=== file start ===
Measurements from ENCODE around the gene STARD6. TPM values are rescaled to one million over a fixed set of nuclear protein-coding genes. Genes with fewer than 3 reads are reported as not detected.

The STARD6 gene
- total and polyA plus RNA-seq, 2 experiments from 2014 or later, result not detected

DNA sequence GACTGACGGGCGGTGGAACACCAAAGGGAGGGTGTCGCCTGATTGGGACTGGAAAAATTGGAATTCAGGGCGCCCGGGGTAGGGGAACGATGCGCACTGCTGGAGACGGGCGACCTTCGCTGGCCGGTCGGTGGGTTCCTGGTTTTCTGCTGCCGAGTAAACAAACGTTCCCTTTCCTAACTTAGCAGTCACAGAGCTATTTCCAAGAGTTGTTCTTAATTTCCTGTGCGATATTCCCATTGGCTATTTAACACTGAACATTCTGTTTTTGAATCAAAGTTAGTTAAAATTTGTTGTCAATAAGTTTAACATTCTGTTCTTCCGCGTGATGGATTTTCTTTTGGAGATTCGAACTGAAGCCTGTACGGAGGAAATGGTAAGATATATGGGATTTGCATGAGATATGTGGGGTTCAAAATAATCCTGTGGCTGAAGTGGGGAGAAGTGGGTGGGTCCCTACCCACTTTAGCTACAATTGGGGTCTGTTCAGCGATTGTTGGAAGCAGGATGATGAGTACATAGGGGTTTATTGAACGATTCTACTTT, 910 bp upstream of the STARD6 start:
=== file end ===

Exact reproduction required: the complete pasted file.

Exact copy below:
Measurements from ENCODE around the gene STARD6. TPM values are rescaled to one million over a fixed set of nuclear protein-coding genes. Genes with fewer than 3 reads are reported as not detected.

The STARD6 gene
- total and polyA plus RNA-seq, 2 experiments from 2014 or later, result not detected

DNA sequence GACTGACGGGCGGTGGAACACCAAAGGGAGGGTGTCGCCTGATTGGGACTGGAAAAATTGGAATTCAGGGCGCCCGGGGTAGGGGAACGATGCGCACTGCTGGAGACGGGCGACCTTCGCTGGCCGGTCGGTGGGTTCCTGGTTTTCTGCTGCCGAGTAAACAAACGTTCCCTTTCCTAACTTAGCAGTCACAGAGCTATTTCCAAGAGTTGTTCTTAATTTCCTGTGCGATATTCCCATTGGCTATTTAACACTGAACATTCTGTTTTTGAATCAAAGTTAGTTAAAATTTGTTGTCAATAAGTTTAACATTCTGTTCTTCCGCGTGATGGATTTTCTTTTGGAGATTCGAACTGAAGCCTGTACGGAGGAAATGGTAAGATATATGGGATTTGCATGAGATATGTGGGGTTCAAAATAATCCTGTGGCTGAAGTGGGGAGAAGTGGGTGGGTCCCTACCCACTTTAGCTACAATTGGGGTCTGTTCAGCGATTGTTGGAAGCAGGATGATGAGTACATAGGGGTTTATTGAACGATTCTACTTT, 910 bp upstream of the STARD6 start: